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Ray Muzyka and Greg Zeschuk are the medical doctors who found a second career in video games. They’re the co-chief executives of BioWare, the division of Electronic Arts that is known for its outstanding role-playing games. BioWare’s pattern is to create a universe first and then build a game around that fiction. If it’s a hit, then they do more games in the same universe. Their latest project is Dragon Age Origins, a new fantasy game in a brand new universe that uses much of the same technology of BioWare’s recent big hit, Mass Effect. This game is a spiritual successor to BioWare’s Baldur’s Gate series and it will debut this fall on the PC, Xbox 360 and PlayStation 3. We caught up with them at the recent Game Developers Conference in San Francisco.
VB: What do you want to achieve with Dragon Age Origins?
GZ: We are trying to establish a landmark fantasy event. To aspire to anything as massive as The Lord of the Rings is pretty presumptuous. But maybe it’s the game version of that. It’s our reappearance on the fantasy role-playing game scene. Also, we want to establish a different genre within fantasy. We describe what we’re doing as dark heroic fantasy. It’s not the high fantasy of Tolkien or the low-fantasy of George R.R. Martin’s works that are brutal and gritty. We are in the middle of those things. We are creating a world that turns the usual assumptions of fantasy on its head. It will use all of the great technology that we have, and have great characters and storylines. We want to create something that any fantasy fan anywhere wants to play.
RM: With Dragon Age, beyond being a landmark fantasy event, we want to establish a platform that we can build on moving forward. We’ll have an IP platform, a game platform, with continuous release of downloadable content, and the use of user-generated content based on the tools we’re building now. There will be deep integration between the game and the community site. It’s a platform for continuing to expand the possibility space of the fantasy world.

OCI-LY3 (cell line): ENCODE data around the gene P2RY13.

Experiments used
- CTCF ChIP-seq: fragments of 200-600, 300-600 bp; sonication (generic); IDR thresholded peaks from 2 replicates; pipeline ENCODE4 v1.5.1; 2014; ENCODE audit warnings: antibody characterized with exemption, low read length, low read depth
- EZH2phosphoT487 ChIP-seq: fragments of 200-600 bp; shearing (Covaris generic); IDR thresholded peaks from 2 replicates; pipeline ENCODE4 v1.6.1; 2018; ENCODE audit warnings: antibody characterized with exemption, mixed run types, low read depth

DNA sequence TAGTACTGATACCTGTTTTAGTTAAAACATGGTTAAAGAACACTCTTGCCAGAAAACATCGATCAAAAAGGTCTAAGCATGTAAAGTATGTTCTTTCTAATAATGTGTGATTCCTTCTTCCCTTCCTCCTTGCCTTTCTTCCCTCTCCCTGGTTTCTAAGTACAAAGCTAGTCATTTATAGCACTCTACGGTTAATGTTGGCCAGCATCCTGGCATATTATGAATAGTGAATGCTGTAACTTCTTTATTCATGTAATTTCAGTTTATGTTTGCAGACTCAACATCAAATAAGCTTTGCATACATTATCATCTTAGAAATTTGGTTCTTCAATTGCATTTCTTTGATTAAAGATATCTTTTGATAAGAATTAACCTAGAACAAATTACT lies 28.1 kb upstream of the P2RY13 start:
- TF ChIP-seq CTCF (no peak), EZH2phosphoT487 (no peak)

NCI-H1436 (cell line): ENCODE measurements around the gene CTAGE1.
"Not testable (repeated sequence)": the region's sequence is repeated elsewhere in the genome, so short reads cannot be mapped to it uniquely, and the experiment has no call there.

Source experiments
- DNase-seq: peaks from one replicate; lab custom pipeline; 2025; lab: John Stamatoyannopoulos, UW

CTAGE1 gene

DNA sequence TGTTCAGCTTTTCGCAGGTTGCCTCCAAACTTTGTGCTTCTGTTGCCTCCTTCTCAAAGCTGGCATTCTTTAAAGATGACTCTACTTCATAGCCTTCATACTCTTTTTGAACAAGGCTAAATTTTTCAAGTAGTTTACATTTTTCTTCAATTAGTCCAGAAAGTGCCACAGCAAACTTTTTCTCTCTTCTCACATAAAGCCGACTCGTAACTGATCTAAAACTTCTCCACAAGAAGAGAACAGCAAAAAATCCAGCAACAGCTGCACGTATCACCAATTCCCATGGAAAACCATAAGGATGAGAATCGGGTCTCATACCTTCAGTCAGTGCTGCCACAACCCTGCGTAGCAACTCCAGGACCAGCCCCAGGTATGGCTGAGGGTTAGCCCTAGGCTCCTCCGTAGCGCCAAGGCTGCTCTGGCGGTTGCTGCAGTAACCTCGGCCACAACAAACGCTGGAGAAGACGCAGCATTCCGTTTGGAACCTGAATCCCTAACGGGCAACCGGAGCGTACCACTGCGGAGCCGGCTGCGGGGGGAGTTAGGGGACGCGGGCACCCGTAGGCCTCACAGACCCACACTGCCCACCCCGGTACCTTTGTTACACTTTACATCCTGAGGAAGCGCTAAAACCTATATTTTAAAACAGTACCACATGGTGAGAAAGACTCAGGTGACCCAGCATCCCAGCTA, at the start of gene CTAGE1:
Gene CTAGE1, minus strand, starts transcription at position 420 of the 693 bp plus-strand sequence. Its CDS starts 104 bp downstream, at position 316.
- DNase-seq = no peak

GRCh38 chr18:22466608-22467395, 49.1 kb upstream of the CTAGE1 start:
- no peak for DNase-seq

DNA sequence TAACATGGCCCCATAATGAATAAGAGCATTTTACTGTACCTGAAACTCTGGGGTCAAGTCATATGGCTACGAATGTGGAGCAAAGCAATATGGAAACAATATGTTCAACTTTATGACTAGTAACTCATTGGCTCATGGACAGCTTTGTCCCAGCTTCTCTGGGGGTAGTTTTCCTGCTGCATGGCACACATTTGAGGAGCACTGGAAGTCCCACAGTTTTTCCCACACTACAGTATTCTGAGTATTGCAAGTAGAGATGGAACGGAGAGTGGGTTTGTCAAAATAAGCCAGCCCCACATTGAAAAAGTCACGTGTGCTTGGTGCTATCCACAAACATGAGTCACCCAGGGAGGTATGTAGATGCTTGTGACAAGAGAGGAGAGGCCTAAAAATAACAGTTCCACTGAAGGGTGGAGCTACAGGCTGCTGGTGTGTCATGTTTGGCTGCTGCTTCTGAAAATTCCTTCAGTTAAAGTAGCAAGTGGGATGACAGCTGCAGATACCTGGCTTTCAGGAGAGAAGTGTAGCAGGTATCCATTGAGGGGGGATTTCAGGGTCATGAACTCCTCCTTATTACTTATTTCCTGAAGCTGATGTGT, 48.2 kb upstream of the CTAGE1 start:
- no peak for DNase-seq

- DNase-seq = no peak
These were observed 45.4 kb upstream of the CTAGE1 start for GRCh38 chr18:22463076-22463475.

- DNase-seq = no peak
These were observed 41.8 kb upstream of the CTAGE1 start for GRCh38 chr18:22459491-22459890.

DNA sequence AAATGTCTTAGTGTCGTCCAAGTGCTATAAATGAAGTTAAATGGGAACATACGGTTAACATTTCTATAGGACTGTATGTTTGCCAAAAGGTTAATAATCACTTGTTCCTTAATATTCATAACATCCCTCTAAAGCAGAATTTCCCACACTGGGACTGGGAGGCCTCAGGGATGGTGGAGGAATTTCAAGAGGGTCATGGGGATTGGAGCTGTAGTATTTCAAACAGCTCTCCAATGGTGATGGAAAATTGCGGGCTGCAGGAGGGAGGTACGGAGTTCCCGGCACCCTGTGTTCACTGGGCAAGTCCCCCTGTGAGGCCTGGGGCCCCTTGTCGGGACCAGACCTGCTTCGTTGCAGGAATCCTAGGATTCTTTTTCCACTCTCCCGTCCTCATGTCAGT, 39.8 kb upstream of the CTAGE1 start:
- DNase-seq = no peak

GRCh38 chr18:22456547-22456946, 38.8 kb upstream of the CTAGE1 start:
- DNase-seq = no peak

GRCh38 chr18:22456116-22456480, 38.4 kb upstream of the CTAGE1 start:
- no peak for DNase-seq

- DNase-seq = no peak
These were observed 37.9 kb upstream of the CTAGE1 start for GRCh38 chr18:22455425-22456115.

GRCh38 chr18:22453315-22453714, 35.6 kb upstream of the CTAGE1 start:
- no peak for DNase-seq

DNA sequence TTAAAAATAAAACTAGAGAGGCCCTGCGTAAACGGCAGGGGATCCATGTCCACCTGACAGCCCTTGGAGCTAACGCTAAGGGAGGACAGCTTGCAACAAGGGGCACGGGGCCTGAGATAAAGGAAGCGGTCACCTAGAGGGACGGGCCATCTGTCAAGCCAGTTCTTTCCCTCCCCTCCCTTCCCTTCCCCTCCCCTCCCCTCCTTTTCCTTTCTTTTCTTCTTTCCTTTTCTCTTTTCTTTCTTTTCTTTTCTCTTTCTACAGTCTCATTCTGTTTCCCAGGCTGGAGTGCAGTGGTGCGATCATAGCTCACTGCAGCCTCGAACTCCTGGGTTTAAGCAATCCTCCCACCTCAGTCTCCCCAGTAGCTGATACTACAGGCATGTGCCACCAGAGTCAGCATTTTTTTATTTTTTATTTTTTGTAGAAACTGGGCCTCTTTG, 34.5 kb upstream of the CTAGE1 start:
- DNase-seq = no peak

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RM: It takes the best of the high-fantasy Tolkien world and low-fantasy Martin worlds. It punches through that and establishes itself as something unique and new. In Tolkien, the elves are a race of high beings, almost angelic. In Dragon Age, it’s flipped on its head. They were enslaved by humanity at one point. As a result, they have a hatred of humans. So the entry point of the fiction starts with several hours of game play that are unique and different from anything else you’ve seen. They shape your experience of the fiction. If you start as an elf, you’ll experience first hand that racial tension in Dragon Age. That’s one example. There is a lot more depth to it than that.
GZ: We focus on the storytelling as we have always done. It will be a believable world that you can immerse yourself into. The story will adapt to the choices that you’ve made. You’ll see in the conversation system, that the game will go one direction based on the responses you choose in conversations. It’s much like Mass Effect in that way. Your companions on your journey will voice their support or disagreement with your decisions. And you will have a mix of elves and humans in your party.
RM: Yes. We are very interested in getting our content into books, movies, comics, figurines. We’ve got a book already, Dragon Age The Stolen Throne. We have our own internal business development people who are pursuing these opportunities. We invest in a lot of world creation at the start of the process. Our games are built inside universes. The game itself is just a snapshot of a particular time in that universe and there is much more that can be done in that universe.
VB: Electronic Arts just got a lot more capital efficient through its cost-cutting and layoffs. Are you approaching this in a capital efficient way?